What makes an effective tech strategy? I believe that within a commercial product company, technology strategy cannot move too far ahead of the ability to realise the technology in products. There should be a concurrent and continuing strategy involving innovation, implementation, commercial release, feedback, and improvement. In this way, the technology strategy is simply a component of the overall product development/release cycle. Along the way, innovation must be protected for the security of the company.

What predictions do you have for the role of the CTO in the future? With the fast pace of today’s technological innovations, the CTO of a commercial product company cannot afford to indulge in technology simply for the sake of its beauty or elegance. CTO is a pragmatic role that needs to marry what is possible with what makes sense to the business. The successful CTO will need to lean as much into customer engagements as with technology strategy and development, while simultaneously working with the business to align available technology with product strategy.

What has been your greatest career achievement? I am proud of the products and innovations I’ve driven, from driving a team that ultimately met and exceeded seemingly impossible specs for a small cell that would have to operate from the stratosphere to the development of test equipment that reduced development testing time from days to minutes. But frankly, I am most pleased that I am able to look back across my career and feel that everything my teams and I have accomplished was done with the goal of making life better or easier for people. That is always the end goal.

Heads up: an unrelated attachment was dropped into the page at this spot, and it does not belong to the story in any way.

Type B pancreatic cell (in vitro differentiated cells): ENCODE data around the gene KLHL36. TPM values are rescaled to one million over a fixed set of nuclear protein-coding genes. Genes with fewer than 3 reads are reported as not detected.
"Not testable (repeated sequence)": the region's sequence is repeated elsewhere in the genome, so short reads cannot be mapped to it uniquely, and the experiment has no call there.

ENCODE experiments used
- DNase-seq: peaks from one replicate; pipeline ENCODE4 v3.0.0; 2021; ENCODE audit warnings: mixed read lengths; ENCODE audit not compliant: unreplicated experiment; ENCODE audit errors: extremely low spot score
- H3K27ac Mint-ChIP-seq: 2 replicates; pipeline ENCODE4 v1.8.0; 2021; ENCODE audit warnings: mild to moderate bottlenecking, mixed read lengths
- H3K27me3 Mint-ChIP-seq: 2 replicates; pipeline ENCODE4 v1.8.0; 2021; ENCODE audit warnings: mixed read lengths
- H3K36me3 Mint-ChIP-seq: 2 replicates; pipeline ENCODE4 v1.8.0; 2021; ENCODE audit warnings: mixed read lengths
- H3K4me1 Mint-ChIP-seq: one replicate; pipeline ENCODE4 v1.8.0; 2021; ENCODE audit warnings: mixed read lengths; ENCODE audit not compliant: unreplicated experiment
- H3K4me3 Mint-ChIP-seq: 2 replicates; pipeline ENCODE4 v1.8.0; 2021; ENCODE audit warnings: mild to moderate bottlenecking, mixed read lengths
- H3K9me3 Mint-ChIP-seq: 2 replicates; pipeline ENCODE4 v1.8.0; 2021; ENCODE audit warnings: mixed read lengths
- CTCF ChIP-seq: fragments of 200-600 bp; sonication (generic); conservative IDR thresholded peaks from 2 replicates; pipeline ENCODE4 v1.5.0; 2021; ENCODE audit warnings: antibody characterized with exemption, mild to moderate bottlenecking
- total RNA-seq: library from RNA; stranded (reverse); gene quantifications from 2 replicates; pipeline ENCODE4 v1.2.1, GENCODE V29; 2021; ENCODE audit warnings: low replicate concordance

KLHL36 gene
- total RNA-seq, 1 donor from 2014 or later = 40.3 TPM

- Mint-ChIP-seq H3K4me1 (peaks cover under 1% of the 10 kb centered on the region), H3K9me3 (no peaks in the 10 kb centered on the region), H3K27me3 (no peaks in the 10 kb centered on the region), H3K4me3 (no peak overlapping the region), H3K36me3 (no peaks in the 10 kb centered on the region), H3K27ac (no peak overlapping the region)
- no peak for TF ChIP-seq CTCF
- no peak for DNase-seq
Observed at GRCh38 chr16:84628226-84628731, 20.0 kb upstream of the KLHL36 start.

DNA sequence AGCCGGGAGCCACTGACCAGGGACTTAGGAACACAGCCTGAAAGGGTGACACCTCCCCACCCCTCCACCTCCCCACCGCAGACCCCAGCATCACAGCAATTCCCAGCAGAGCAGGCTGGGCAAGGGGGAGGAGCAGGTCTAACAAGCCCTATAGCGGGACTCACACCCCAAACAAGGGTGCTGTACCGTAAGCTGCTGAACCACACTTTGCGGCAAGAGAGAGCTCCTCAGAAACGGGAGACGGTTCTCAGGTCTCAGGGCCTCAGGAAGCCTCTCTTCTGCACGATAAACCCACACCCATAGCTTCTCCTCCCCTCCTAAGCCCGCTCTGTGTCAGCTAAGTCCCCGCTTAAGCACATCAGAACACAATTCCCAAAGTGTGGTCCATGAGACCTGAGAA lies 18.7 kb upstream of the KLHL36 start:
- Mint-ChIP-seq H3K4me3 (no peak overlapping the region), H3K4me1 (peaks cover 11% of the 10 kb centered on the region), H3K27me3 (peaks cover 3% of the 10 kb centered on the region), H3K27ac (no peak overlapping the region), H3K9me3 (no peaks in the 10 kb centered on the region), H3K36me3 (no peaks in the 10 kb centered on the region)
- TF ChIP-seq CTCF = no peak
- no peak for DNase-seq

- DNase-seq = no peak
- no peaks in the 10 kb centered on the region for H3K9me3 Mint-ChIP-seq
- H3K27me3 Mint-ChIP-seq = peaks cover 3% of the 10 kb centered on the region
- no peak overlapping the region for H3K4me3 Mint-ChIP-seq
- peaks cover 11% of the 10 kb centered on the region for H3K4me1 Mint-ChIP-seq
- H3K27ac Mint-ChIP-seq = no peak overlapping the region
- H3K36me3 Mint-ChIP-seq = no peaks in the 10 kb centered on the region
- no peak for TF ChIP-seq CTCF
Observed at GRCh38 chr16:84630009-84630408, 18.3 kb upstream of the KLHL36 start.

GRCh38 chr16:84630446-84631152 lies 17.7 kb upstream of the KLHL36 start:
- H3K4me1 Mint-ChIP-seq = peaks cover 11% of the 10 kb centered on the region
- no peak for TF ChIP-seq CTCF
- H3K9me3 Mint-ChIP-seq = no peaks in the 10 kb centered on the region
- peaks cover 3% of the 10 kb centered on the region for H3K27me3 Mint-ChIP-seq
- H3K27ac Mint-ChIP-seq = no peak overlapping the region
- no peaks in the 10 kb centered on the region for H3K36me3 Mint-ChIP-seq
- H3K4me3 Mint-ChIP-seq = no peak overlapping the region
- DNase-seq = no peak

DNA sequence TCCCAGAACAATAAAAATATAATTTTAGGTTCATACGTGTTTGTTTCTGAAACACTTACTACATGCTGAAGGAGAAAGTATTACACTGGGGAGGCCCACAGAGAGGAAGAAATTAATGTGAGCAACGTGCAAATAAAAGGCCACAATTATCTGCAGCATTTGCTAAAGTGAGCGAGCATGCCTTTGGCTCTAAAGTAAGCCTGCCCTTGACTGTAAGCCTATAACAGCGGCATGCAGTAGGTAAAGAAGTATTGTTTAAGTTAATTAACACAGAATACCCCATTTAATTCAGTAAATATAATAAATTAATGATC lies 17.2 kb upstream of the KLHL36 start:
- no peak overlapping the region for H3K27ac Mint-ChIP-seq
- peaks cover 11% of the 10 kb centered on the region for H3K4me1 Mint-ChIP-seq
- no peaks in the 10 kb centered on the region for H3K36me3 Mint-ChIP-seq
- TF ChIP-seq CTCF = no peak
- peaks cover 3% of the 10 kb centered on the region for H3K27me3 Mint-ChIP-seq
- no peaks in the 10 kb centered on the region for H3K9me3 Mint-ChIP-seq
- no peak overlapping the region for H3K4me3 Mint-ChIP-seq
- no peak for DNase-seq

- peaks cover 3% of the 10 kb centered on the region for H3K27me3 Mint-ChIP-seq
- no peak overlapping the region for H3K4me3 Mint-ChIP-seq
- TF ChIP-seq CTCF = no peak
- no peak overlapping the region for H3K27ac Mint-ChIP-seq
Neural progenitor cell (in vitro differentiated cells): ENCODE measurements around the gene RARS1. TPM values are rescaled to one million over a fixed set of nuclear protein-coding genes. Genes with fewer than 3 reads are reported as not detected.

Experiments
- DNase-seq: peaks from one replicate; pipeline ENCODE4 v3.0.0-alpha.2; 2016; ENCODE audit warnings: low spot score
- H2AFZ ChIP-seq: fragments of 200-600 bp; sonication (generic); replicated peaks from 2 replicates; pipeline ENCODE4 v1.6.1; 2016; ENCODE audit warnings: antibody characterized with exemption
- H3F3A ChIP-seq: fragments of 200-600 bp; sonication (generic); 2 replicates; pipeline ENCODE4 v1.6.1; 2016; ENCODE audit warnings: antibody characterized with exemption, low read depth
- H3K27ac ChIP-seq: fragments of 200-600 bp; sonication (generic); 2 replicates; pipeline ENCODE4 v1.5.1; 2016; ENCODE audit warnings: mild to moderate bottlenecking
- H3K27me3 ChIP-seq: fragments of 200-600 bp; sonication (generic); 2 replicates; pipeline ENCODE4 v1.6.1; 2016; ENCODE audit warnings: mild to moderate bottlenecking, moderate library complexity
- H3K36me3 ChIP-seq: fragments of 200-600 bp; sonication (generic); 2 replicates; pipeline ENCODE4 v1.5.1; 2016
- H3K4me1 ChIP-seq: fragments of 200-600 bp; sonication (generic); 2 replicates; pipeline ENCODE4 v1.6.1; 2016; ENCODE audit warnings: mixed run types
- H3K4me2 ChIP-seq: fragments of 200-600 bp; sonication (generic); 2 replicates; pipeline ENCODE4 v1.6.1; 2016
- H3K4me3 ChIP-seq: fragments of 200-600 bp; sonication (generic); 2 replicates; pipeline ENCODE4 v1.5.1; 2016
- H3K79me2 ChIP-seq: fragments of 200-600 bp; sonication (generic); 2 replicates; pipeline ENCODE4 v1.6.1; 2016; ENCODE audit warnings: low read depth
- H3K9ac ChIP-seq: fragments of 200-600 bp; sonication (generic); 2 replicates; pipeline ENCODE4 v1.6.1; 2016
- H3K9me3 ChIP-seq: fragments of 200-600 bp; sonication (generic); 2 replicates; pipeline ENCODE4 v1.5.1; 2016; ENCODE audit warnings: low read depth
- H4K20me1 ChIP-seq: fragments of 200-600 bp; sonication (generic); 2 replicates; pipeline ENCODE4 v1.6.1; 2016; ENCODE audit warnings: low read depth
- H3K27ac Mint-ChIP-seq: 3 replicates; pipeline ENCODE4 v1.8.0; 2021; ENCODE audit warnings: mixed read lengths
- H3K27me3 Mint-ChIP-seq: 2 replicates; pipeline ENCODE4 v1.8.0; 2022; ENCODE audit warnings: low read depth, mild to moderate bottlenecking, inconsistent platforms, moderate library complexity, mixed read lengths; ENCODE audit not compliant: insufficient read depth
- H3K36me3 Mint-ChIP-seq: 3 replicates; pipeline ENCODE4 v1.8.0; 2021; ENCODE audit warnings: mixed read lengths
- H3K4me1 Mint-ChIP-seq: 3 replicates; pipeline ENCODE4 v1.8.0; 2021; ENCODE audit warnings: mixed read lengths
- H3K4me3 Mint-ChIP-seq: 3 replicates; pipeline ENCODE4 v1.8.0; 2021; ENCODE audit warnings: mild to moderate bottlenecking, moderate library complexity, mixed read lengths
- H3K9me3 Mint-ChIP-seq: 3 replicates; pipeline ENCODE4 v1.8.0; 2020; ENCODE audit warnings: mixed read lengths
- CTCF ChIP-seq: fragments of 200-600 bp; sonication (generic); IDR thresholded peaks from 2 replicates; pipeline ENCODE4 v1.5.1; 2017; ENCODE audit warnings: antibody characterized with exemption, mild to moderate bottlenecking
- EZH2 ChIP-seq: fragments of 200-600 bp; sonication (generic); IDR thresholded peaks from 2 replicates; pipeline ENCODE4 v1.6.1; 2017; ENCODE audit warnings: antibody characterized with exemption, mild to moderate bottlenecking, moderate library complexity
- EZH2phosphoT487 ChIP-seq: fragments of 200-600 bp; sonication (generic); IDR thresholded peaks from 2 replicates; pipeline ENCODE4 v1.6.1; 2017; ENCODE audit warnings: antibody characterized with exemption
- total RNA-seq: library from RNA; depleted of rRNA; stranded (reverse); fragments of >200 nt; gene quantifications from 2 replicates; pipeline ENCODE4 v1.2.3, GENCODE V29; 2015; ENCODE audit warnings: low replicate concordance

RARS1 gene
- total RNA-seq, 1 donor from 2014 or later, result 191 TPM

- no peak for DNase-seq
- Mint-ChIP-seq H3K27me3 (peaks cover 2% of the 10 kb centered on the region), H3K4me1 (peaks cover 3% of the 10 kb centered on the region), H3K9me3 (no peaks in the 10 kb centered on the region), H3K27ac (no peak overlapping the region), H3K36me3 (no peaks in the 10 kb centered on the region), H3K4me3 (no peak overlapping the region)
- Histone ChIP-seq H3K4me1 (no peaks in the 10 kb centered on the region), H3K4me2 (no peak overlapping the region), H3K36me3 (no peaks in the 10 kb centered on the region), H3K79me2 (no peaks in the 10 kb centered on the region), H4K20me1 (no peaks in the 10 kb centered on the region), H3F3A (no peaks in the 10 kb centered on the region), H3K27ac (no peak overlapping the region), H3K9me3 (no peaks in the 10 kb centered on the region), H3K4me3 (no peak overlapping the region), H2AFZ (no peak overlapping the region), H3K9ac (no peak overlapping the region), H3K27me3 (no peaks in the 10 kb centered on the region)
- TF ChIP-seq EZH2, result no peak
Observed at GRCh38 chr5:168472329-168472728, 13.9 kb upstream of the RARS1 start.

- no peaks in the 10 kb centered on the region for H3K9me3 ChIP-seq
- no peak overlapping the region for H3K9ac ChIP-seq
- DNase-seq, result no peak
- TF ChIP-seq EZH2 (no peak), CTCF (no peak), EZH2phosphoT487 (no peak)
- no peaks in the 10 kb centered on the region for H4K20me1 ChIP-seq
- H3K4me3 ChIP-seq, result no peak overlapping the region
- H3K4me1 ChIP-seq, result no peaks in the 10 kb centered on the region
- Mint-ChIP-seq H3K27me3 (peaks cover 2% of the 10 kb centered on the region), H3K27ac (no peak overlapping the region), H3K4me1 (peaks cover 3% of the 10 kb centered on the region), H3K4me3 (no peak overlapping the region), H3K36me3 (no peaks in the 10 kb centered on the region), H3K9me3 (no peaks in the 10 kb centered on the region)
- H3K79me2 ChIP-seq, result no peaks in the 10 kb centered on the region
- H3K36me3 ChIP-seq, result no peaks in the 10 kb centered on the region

Looking back with 20:20 hindsight, what would you have done differently? I was a working software engineer in the earliest days of Silicon Valley, I sometimes mused about whether I should have foregone college altogether. However, I believe that the combination of experience and education made me who I am and I cannot regret that. From a technology standpoint, I wish I had increased my focus on green energy technology earlier in my career.  Although it’s easy to tie almost any technology to green improvements it will bring, that is rarely the focus. In the future, I hope to increase my focus on that.

What are you reading now? Far and Wide, ‘Bring that Horizon to Me!’ by Neil Peart. Talent Wins, ‘The new playbook for putting people first’ by Charan, Barton, and Carey. Daemon by Daniel Suarez (re-reading in light of today’s new AR innovations)

Most people don't know that I… am a drummer, and (at least pre-COVID) could often be found playing in local clubs or restaurants on evenings and weekends. I am also the General Partner of a real-estate partnership with a portfolio of both residential and commercial properties.

In my spare time, I like to…play drums, play piano, ski, walk, read, travel, and explore.

Ask me to do anything but… attend workshops or long meetings. I can’t sit still and my mind wanders.